Teamfight Tactics: How to save items 'vanished' by bug - Dexerto
League of Legends

Teamfight Tactics: How to save items ‘vanished’ by bug

Published: 23/Jul/2019 13:59 Updated: 23/Jul/2019 14:42

by Joe O'Brien

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Teamfight Tactics appears to have a bug that can result in items seemingly vanishing, but it is possible to reclaim them.

The League of Legends-based autobattler has been a massive hit with players and viewers alike, regular sitting among the top titles on Twitch since its launch.

While Teamfight Tactics is now available to all players, however, it is technically still in a beta phase, which means Riot still have a few kinks to work out and the occasional bug does show up.

One of those bugs appears to result in items from a player’s inventory vanishing, but fortunately there is a way to get them back.

While streaming Teamfight Tactics, Team Liquid Hearthstone pro David ‘Dog’ Caero, who has also established himself as one of TFT’s top players, noticed that a Chain Vest that had been sitting in his inventory seemed to have disappeared.

Riot GamesTeamfight Tactics is Riot Games’ take on the autobattler genre.

It seems that after the end of the previous round, when Dog had moved to a new board for the set-up phase ahead of the next battle, his item had not come with him. Fortunately, with a bit of searching around he was able to find it on another board and bring it back over to his team.

It’s not clear if or when the item would have returned to Dog’s inventory had he not gone to collect it, but just to be safe it’s probably worth retrieving your items as soon as possible if you do encounter this issue.

Even if missing items do return on their own for the next round, not having them available in the planning phase could drastically affect the power level of the team you’re able to field, so if you notice you’ve suddenly lost some or all of your inventory, be sure to have a look around on other boards.

League of Legends

TSM Spica leaks major changes to LCS 2021 format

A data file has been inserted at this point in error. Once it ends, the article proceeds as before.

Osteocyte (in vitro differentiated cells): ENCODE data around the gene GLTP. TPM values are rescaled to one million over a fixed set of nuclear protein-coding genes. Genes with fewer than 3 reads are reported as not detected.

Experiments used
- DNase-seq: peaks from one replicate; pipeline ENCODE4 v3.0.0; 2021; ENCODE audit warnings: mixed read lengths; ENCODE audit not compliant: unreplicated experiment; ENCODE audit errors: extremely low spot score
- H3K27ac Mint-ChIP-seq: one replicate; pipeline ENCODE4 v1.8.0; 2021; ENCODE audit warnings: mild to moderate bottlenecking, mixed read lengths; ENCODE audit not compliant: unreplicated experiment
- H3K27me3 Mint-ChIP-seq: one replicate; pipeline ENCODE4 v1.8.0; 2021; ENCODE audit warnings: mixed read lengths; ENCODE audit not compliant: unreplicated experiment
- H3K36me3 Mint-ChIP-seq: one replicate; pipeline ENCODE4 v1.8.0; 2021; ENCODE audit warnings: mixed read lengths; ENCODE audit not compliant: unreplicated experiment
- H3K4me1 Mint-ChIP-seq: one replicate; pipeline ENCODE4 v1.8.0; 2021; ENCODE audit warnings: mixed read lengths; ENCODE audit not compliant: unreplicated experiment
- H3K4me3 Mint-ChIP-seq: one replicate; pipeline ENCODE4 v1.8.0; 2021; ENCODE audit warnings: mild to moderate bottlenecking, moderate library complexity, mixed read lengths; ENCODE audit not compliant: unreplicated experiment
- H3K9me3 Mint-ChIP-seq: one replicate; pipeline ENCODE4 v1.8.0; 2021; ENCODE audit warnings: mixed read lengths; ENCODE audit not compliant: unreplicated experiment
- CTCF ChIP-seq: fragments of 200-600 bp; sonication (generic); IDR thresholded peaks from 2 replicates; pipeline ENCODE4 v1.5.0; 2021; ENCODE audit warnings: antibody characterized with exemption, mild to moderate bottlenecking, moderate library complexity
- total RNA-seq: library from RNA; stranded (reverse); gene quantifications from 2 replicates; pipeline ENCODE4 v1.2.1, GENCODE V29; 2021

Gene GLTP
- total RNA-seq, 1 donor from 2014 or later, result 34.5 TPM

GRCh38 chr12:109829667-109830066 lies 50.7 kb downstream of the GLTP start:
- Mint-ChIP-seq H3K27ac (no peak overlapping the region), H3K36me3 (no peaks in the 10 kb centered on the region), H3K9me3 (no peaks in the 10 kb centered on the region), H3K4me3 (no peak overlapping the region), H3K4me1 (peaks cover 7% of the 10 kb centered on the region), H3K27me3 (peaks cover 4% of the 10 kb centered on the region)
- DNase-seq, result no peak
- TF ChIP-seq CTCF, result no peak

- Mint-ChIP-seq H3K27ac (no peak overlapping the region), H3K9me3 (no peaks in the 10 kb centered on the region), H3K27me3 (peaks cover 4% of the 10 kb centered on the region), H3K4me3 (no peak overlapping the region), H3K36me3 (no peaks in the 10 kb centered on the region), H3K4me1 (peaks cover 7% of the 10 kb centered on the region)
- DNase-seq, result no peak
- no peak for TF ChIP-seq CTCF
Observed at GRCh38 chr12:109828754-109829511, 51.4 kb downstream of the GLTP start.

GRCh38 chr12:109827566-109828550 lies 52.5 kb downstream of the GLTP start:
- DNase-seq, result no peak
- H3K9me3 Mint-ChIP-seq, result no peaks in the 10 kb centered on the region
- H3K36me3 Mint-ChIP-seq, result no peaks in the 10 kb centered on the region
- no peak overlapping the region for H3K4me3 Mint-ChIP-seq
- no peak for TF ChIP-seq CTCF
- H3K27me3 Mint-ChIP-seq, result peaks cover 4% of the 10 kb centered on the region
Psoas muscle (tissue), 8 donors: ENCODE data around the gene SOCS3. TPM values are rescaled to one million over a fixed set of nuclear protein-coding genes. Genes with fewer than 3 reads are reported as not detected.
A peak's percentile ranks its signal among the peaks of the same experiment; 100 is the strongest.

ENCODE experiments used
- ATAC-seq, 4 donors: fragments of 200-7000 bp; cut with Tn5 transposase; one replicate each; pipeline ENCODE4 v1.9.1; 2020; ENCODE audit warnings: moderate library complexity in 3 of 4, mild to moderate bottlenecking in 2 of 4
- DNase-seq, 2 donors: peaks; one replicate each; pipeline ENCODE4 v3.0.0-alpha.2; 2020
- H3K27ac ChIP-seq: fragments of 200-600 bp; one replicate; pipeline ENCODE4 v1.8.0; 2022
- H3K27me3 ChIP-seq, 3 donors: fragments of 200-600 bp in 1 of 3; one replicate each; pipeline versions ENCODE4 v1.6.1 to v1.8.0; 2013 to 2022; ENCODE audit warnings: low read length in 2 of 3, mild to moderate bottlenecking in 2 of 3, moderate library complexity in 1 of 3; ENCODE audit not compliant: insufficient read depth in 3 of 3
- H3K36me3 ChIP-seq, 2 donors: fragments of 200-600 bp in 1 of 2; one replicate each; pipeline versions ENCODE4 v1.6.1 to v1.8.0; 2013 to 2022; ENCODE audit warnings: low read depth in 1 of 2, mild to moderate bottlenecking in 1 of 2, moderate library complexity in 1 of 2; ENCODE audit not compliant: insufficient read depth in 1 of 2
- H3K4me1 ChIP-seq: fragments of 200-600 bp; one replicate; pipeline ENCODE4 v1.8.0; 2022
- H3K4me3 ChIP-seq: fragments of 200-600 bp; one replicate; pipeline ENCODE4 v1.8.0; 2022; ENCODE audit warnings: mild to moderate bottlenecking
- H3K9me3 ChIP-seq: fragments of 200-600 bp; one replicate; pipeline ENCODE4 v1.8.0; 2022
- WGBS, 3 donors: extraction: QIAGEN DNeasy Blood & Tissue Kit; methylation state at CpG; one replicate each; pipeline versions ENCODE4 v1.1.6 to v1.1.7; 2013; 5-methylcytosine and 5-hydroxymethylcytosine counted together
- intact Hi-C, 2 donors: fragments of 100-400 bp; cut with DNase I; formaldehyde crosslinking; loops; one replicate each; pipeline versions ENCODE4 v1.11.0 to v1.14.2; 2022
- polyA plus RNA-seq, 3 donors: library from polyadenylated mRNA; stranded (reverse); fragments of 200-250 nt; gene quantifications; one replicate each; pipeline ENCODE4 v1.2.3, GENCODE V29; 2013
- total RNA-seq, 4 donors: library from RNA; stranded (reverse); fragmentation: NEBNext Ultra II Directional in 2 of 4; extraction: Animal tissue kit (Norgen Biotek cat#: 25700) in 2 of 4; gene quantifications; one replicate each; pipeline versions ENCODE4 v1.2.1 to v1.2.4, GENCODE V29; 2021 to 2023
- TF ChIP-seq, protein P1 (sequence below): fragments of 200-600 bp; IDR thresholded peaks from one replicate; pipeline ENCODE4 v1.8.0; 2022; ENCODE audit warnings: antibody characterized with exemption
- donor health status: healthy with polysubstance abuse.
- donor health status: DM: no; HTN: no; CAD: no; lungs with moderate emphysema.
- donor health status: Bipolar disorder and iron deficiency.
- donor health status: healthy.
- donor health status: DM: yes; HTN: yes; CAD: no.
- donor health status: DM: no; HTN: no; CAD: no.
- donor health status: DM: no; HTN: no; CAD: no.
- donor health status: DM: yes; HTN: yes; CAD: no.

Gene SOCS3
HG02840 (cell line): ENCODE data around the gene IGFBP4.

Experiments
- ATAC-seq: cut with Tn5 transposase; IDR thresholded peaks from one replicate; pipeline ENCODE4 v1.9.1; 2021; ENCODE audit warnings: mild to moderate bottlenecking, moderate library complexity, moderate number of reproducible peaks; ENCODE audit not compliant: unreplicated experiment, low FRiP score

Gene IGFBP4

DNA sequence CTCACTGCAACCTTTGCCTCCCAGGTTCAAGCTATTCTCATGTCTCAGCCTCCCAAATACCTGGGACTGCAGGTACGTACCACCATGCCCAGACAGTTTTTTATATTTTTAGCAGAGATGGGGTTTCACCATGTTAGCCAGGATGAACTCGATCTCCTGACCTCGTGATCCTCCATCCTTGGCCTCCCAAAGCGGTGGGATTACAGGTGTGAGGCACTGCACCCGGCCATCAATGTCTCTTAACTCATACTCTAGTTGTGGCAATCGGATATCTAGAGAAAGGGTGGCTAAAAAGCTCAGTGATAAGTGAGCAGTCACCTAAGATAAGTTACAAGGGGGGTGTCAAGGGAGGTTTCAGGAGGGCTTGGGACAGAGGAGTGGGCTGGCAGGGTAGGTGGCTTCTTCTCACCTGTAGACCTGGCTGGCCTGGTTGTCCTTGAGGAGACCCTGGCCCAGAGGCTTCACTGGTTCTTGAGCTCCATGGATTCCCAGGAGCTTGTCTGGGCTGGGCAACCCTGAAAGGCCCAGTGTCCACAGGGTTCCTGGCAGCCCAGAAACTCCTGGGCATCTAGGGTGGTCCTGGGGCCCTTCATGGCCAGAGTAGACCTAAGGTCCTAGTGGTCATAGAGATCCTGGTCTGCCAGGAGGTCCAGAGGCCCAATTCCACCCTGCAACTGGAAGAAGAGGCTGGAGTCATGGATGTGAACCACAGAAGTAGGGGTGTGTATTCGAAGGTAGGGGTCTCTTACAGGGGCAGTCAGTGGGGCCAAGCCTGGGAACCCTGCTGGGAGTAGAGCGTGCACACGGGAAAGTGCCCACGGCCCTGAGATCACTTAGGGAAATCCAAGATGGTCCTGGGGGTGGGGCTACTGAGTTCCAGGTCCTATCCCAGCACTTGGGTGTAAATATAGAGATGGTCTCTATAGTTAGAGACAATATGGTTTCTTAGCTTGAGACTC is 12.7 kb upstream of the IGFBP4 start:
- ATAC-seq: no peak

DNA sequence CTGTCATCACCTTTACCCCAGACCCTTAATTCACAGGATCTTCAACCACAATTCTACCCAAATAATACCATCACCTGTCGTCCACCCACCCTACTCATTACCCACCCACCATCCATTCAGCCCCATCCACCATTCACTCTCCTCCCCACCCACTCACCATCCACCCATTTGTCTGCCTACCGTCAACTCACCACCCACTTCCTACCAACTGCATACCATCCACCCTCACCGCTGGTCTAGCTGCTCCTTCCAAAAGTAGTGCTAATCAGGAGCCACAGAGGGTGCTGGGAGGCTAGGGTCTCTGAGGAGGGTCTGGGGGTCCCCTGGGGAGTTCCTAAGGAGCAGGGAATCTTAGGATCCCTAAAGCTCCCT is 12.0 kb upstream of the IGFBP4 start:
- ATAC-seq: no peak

Published: 5/Dec/2020 15:40

by Luke Edwards

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TSM jungler Mingyi ‘Spica’ Lu appeared to leak major changes to the format of the LCS 2021 season on his livestream. With LCS bosses keen to rejuvenate the competition, the future of the Spring Split could be down the drain.

Since 2015, the LCS season has been defined by two splits: spring and summer. Each split has a double round-robin, where every team plays each other twice, and the top 6 go through to a play-off series. Simple.

However, major changes to the LCS structure have been rumored to be in the works. Travis Gafford reported LCS powers were considering binning off the spring split altogether, with the season being changed instead to one long split.

The format would mean every team would play a total of 45 regular-season games, up by nine from the current amount of 36. There would also be a small play-off tournament midway through to determine the region’s representatives at the Mid-Season Invitational.

Riot Games
After a huge shake-up in rosters, including Cloud9’s signing of Perkz from G2, could the next major change be the format?

TSM Spica leaks changes to LCS 2021 format

Live on stream, Spica appeared to suggest the rumored changes to the LCS format were indeed true. He said:

“There’s 45 games next split and I’ll probably be on Jarvan all 45 games.”

TSM’s ex-coach Parth seemed to back up Spica, as he wrote in Twitch chat: “spring = 18 games, summer = 27 games.”

Spica then lightly suggested there might be some bad consequences for Parth, as he joked: “Yo Parth, you can’t leak, man. You know, I might need to take you on a walk.”

Spica’s suggestion of there being 45 games “next split”, partially backed up by Parth, means Gafford’s sources are likely spot on.

Colin Young-Wolff for Riot Games
Despite winning the LCS 2020 Spring Split, Cloud9 failed to qualify for Worlds.

The changes to the format come as little surprise. When the original Worlds Qualification system – where teams could earn ‘circuit points’ in spring to boost their chances of qualifying – was scrapped, Spring Split became redundant for anyone bar the winner.

This was punctuated by the 2020 Spring champions Cloud9 ultimately failing to reach Worlds. Making the LCS a streamlined, season-long affair would mean teams would be judged on their achievements across the year, rather than just over a few months.

Whether the other rumoured changes, such as the mid-season play-off for MSI, a reduced academy season, and a pre-season tournament, will also materialize remains to be seen.

Regardless, the merging of the spring and summer splits would be one of the biggest shakeups in the history of the LCS.